While going to power is the prime motivation in politics, a good politician seeks power to change the country. A bad one does the opposite. He doesn’t hesitate to change the country to seek power. Ershad has been comparable to a chameleon that changes colours to match its surroundings.
The failure of this yesteryear autocrat lies in the vicious circle he has made of himself. He craves for power because he can’t have it, and he can’t have power because he craves for it so much. John Keats explains this dilemma in his poem On Fame. He writes “Fame, like a wayward girl, will still be coy/To those who woo her with too slavish knees/But makes surrender to some thoughtless boy/And dotes the more upon a heart at ease.”
It’s a pity that Ershad’s heart hasn’t been at ease for all these years, and his mind is still hooked on power. True, politics is a means to that end but there is an end to every end. Since he was forced to abdicate in 1990, Ershad has shuffled between his many contradictions. His has been the unending saga of a wandering madman frantically seeking the touchstone.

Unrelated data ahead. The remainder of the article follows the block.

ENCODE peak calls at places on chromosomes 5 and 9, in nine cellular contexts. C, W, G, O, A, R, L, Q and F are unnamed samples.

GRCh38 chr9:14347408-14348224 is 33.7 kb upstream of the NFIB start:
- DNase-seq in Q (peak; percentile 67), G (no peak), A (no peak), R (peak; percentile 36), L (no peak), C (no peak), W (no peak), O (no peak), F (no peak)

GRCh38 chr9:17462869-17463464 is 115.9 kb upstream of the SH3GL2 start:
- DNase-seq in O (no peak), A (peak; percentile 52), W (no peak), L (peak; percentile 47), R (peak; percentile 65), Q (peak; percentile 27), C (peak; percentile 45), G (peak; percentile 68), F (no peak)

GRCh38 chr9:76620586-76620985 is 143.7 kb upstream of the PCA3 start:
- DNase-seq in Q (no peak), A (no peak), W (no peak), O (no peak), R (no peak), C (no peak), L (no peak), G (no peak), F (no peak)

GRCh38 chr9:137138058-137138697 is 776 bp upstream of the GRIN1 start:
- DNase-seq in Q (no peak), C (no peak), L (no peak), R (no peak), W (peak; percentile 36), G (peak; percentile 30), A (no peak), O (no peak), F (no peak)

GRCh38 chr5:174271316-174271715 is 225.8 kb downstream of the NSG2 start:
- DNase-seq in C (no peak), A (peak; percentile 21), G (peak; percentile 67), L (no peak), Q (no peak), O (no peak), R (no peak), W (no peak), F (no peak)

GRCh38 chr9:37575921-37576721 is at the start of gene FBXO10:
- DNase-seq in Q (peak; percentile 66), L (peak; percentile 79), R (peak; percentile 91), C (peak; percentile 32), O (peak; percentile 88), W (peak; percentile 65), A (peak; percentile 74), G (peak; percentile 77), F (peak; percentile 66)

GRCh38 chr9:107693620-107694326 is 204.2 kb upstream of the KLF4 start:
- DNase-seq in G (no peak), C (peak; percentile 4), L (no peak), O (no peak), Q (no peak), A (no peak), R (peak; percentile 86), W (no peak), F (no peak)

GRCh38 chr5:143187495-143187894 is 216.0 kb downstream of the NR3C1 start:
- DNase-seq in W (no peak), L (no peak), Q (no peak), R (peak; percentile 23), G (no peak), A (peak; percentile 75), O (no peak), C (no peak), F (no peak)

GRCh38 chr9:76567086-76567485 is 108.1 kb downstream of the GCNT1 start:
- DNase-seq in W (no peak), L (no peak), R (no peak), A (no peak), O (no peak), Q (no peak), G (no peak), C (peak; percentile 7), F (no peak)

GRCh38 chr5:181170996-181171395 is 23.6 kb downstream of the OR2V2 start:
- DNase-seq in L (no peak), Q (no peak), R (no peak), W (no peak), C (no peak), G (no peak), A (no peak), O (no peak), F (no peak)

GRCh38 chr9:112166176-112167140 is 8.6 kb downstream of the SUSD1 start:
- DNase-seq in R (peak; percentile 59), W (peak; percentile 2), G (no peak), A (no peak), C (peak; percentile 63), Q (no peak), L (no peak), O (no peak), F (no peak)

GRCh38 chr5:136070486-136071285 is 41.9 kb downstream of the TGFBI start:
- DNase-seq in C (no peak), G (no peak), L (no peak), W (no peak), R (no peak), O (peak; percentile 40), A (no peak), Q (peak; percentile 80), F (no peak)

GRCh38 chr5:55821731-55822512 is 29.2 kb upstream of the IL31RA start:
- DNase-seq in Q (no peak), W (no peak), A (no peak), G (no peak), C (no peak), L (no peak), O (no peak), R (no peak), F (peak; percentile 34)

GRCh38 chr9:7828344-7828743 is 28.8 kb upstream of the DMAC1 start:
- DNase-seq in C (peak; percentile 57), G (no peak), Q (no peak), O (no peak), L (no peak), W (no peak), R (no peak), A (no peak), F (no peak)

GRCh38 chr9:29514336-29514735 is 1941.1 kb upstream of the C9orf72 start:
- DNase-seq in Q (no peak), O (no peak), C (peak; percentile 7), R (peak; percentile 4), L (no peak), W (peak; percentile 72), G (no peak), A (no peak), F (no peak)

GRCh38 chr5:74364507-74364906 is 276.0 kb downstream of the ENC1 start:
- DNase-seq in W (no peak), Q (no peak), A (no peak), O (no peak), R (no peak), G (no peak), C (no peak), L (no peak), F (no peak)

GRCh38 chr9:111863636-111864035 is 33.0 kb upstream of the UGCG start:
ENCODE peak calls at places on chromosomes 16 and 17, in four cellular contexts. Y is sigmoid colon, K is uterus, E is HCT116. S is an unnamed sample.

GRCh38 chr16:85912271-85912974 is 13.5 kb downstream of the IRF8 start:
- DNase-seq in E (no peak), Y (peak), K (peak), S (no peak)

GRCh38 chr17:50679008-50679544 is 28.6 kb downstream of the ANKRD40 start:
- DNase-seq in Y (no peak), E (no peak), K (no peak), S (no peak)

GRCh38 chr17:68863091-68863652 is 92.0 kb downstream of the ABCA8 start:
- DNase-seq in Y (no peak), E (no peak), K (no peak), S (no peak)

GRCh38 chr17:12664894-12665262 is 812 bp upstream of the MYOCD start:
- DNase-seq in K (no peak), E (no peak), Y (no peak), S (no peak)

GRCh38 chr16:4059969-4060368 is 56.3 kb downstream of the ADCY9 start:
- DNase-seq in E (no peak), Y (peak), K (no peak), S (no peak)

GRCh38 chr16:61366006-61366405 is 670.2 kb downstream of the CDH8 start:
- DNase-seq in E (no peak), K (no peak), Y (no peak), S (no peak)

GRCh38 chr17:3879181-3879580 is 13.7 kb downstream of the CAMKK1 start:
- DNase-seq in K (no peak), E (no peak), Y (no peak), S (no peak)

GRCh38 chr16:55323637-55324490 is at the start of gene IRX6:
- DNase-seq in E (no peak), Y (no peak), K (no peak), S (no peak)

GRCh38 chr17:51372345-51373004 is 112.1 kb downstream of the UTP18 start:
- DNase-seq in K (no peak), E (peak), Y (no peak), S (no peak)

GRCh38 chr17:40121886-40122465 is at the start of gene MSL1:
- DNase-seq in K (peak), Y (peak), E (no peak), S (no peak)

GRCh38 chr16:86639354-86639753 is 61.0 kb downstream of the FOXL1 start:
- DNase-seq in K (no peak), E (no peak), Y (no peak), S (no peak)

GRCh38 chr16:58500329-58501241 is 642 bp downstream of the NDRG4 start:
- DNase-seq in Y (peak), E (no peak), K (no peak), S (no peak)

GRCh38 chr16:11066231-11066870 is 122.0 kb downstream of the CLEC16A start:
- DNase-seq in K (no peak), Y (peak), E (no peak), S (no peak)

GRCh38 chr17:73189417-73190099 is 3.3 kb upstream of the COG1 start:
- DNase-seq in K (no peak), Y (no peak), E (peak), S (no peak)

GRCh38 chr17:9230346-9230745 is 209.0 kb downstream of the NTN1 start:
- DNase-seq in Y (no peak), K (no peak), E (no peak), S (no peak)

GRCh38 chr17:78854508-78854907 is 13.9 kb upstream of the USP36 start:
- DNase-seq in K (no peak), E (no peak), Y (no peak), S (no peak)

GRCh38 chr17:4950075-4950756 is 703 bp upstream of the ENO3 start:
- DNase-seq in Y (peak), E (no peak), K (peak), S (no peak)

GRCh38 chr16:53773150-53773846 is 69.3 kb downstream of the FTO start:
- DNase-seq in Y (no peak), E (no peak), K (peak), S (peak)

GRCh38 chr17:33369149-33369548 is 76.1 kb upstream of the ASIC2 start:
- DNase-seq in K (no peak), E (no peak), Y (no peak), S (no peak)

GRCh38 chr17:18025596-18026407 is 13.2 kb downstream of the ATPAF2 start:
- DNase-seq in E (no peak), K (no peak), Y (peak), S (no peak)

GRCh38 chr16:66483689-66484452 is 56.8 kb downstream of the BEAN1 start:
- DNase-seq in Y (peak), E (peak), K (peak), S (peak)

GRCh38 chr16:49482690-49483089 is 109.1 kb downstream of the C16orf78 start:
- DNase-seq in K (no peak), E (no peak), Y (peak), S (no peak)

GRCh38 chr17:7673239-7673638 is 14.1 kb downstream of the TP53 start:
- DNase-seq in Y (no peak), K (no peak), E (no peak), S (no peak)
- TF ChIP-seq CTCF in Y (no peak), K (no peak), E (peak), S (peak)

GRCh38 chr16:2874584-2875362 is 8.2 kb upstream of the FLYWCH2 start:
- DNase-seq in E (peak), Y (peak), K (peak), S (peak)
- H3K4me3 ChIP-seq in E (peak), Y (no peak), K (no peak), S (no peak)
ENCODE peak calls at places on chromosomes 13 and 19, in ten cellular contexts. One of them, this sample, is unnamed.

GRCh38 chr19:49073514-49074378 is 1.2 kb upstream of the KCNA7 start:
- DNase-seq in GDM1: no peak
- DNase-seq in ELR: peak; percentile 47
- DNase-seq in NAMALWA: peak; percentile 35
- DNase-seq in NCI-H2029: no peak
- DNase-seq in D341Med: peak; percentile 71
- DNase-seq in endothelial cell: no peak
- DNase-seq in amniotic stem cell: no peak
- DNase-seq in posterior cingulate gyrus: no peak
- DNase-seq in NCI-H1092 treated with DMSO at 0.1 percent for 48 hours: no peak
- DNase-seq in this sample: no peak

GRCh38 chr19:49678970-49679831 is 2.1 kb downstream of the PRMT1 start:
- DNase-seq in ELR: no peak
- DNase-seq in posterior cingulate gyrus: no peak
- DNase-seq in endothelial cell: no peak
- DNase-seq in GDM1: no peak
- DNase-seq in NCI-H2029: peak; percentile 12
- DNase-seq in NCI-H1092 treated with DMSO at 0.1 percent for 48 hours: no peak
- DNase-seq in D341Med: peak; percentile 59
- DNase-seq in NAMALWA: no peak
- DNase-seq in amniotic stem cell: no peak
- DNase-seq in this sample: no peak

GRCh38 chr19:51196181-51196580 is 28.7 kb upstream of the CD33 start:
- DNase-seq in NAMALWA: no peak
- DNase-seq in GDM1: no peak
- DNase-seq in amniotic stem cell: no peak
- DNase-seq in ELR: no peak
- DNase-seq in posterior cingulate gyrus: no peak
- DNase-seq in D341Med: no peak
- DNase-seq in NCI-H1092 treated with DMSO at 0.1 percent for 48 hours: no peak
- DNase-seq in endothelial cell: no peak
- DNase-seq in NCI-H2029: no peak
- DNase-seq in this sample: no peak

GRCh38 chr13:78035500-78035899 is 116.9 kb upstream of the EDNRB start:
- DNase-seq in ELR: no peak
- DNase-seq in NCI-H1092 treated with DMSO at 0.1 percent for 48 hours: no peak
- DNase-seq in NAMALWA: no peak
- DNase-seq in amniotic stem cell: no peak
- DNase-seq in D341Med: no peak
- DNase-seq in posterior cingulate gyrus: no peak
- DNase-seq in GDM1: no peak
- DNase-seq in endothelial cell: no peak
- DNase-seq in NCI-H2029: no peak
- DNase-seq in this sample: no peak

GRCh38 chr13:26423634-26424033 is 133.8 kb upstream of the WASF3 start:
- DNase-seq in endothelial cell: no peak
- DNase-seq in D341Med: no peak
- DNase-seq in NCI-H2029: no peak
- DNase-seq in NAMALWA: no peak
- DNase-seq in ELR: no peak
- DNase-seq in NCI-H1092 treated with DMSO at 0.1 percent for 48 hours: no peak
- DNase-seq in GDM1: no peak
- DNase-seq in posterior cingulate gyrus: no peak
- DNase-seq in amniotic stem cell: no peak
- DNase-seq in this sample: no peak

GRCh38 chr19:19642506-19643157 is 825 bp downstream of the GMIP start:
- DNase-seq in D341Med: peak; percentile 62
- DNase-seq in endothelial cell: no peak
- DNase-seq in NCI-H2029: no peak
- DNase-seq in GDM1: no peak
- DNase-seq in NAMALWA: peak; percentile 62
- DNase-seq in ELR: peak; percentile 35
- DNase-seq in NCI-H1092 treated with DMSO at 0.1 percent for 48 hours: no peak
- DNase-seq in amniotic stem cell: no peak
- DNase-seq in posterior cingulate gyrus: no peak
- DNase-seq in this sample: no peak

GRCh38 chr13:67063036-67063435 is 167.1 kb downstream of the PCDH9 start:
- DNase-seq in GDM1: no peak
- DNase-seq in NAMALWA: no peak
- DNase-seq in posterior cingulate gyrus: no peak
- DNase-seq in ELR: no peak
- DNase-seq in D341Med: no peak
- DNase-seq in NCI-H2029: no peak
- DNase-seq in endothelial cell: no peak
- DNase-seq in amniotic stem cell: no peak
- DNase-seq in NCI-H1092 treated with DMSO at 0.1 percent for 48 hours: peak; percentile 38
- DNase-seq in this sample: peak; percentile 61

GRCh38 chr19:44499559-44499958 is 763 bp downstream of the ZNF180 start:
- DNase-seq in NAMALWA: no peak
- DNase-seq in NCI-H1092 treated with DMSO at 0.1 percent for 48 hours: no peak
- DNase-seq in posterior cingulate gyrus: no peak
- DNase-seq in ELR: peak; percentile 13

By all means, one can live for hundreds of years if one finds one’s place in history. Maybe, Ershad was allegorical when addressing his party members. Maybe, he was referring to his place in history, instead of actually breathing and kicking for hundred more years.
Politicians spend a lifetime going where Ershad started politics, and he has enjoyed power for many long years. Unfortunately, his mind still roams the blind alleys of power instead of the highways of politics. As of now, he will be remembered for his addiction to power, unless he wishes to change and concentrate on useful politics. History repeats itself if people choose not to learn from their follies.
Source: The Daily Star